While we may believe our population will be on a constant rise, that isn’t true. It is believed that the human population will plateau at around 9 billion—from there, whether it holds steady or decreases is up to the push of the next generation. But for so many years men have treated women as nothing but birthing mechanisms. I can only hope that the population will decrease for that case, so that that cultural ideal can die.

The one-child policy was not a bad idea. It was the culture that failed it. If China valued women the same as men, would such gender imbalance happen? In Europe and the Middle East, gender-imbalance for refugees didn’t happen because women were meek, but because the culture targeted women as sexual objects. In the western world, women weren’t CEOs because they weren’t smart and savvy; it was because they were told they had to raise a family. They don’t.

This cultural shift will mean that people on Earth, male or female, will have more resources. And those same men and women will be empowered to make the most of their existence. As people, we need to do more than multiply.

Scent of a woman

Sweet Peach Probiotics

Startup ‘Sweet Peach’ offers supplements to eliminate stinky vagina

By Elliot Chan, Opinions Editor
Formerly published in The Other Press. December 2, 2014

Up-and-coming startup, Sweet Peach Probiotics recently went under scrutiny for creating a product aimed to “freshen up” women’s smelly vaginas.

Before we go and slam Sweet Peach Probiotics as some sort of sexist organization telling women that they—mostly their vaginas—stink, let’s try to understand the biological elements of smell. Things that smell bad to us humans are repulsive because they also do us harm: rotting food, faeces, and even body odour. We are taught to throw away food before it spoils, we are taught to flush the toilet after we use it, and we are taught to take daily showers and brush our teeth.

True, it’s always a sensitive matter when confronting people about their stench. Most likely, they won’t even know that they smell bad. Inherently, we learn to appreciate our own aroma, the same way we appreciate our own uniqueness. We are constructed of a billion tiny bacterial organisms that generate our distinct odour. Bacteria, as you know, is not exactly Chanel No. 5.

As a man, I would never dare order a woman to take supplements to eliminate her natural body odour—not because I’m oblivious, but because I want to continue living. Natural fragrance is a sensitive matter, and although people should be proud of how they smell, it is also important to know when “things” don’t smell right.

A vagina (like a penis and anus) resides in a region of the human body that bacteria loves. The warm, dark, and sometimes wet area, if neglected, can become a marinating pool of microorganisms that can cause infection and discomfort.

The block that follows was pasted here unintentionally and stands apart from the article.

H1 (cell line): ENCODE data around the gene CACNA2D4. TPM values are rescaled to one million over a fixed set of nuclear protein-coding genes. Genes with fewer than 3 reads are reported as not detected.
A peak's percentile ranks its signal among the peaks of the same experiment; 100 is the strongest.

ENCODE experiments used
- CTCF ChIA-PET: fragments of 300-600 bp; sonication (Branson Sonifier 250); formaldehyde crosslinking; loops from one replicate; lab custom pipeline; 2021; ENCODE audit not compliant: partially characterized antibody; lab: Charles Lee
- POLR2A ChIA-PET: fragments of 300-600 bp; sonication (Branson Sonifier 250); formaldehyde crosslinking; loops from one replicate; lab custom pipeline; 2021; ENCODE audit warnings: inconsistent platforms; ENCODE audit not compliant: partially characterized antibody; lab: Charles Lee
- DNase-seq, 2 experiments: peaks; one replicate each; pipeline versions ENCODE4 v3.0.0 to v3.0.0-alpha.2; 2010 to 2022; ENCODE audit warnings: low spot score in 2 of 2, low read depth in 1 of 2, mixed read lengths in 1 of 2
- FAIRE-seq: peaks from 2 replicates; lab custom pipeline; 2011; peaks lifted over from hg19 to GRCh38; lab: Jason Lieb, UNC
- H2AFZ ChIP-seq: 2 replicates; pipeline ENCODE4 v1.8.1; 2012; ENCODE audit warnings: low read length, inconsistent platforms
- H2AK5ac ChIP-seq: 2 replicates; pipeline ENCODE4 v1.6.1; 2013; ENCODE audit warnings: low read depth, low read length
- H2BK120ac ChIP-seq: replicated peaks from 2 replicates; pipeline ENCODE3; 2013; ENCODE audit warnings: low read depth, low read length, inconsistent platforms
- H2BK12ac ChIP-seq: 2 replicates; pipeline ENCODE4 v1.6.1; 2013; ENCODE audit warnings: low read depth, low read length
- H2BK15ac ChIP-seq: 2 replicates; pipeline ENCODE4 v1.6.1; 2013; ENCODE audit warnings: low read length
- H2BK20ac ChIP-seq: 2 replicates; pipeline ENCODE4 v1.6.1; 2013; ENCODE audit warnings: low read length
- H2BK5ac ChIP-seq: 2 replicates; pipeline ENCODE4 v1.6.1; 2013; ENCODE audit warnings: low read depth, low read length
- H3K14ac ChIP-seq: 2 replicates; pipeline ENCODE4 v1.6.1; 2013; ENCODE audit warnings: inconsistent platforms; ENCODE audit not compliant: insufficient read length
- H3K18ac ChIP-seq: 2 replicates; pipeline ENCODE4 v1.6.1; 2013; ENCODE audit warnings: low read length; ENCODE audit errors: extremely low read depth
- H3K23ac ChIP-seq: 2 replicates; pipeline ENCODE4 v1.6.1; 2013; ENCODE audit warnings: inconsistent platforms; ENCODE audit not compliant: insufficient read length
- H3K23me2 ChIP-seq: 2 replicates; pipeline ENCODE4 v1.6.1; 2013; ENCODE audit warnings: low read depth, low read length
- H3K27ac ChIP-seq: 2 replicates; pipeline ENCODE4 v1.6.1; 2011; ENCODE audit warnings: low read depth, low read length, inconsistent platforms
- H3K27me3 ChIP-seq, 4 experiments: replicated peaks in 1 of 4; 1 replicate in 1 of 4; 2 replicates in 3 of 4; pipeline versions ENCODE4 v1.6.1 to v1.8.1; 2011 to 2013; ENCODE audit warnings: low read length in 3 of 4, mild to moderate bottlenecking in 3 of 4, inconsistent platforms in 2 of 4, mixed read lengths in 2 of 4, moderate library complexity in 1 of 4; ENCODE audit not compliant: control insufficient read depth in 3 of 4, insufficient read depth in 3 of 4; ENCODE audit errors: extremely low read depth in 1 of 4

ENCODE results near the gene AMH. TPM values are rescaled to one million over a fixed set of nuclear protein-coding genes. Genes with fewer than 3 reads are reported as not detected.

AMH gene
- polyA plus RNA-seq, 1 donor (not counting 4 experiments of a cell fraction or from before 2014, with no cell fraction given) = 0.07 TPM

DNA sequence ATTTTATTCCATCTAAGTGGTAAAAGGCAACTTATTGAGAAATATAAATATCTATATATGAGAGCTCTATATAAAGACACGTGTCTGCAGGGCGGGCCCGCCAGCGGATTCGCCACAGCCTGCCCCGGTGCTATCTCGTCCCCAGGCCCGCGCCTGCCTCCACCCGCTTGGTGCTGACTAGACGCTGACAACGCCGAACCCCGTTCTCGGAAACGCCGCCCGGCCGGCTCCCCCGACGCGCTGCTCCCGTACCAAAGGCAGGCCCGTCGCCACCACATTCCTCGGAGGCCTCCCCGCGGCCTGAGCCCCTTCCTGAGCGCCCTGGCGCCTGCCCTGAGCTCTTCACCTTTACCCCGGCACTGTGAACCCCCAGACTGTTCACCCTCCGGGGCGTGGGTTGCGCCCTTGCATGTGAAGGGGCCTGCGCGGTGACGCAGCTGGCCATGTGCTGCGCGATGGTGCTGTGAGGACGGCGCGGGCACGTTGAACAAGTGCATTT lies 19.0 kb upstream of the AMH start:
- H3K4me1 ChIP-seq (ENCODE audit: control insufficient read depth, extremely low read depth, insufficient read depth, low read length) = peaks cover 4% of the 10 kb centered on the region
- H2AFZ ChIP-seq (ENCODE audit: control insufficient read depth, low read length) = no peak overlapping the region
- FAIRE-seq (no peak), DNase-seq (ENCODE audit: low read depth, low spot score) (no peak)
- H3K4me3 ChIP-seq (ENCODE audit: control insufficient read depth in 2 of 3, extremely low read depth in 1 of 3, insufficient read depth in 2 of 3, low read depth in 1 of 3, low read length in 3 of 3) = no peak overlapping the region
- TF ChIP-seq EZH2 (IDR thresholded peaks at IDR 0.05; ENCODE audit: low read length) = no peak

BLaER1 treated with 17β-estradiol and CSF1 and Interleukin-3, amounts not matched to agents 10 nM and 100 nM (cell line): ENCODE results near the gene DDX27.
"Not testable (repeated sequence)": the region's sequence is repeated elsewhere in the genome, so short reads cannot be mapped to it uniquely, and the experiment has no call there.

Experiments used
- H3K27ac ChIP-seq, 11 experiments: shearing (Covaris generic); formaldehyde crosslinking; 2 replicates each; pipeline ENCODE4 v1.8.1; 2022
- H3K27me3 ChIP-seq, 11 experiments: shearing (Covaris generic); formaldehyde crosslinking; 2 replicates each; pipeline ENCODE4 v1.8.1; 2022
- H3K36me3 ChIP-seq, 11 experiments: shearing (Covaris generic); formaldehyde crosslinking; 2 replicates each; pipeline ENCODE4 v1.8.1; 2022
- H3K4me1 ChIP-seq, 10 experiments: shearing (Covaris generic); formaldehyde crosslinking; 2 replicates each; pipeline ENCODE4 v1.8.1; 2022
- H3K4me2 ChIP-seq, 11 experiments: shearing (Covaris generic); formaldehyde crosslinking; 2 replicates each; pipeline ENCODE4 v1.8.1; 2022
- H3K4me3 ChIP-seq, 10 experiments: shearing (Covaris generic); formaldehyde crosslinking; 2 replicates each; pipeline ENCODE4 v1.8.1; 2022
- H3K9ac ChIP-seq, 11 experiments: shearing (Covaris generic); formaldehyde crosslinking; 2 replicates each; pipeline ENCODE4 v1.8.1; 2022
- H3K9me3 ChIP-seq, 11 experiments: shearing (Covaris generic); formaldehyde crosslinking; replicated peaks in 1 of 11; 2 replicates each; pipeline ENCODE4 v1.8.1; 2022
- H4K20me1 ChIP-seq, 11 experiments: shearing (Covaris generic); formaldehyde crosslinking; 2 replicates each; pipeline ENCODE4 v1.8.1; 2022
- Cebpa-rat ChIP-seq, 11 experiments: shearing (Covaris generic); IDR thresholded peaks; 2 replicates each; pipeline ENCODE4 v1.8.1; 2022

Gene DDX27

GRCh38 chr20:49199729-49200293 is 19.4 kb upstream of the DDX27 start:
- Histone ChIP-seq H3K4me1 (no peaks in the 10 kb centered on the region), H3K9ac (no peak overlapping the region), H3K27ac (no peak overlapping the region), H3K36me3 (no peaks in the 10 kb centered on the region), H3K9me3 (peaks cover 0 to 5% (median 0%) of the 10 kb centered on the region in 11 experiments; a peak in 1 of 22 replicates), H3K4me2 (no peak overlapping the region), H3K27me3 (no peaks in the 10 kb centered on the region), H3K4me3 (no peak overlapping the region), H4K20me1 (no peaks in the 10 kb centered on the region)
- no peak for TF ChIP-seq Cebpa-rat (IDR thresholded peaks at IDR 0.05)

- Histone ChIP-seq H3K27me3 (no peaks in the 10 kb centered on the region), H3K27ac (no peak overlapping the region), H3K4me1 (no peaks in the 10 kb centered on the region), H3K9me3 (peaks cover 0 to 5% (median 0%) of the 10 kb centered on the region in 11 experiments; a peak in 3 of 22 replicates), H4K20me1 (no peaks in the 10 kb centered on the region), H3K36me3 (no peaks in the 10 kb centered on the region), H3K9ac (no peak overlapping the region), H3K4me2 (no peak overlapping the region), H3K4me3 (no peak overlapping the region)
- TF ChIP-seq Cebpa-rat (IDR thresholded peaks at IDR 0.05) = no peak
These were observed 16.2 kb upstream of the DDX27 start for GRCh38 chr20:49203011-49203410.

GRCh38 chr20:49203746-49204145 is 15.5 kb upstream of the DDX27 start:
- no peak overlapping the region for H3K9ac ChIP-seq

I don’t believe Sweet Peach Probiotics is a glamourous product or a female-shaming initiative. Twenty-year-old student and CEO of Sweet Peach, Audrey Hutchinson tells us that it is a product aimed to solve a complicated health issue. It’s not about rejuvenated fragrance—or making vaginas smell like peaches—it’s about restoring a woman’s body into a healthy condition. “A vagina should smell like a vagina,” Hutchinson proudly declares in an interview with Huffington Post, “and anyone who doesn’t think that doesn’t deserve to be near one.”

Men and women alike have distinctive medical problems that can be embarrassing within our society. Instead of opening up and receiving assistance, we often choose to internalize it and hope it fixes itself, while avoiding the risk of being treated like a pariah.

Drugs and supplements may be a solution, but mitigating the risk is equally as effective. We already know the solution to stinky vaginas and other stinky parts of the human body: keep the area clean, and keep anything entering the area clean.

I’m not a creep; I’m not a weird-oh

Male fear of being labeled a creep is the creepiest thing of all


By Elliot Chan, Opinions Editor
Formerly published by The Other Press. September 30, 2014

Boys, have you ever been talking to a girl and suddenly have a thought pop into your head? You know, the one that says: “She’s not interested in you. She doesn’t want to talk to you. You should probably just leave.” Of course, this anxiety is normal. But feeling nervous is one thing, letting it sink in and destroy you is another.

Once that thought materializes it’s hard to overcome it, but understand this: if you aren’t able to rise above that thought, you have officially self-destructed. So please, do walk away before your lack of confidence rips you open and causes you to bleed anxiety all over the sweet girl. It doesn’t matter if she was interested in you or not, whether you were just chatting or if you were flirting, you cannot sell what you aren’t persuaded by yourself.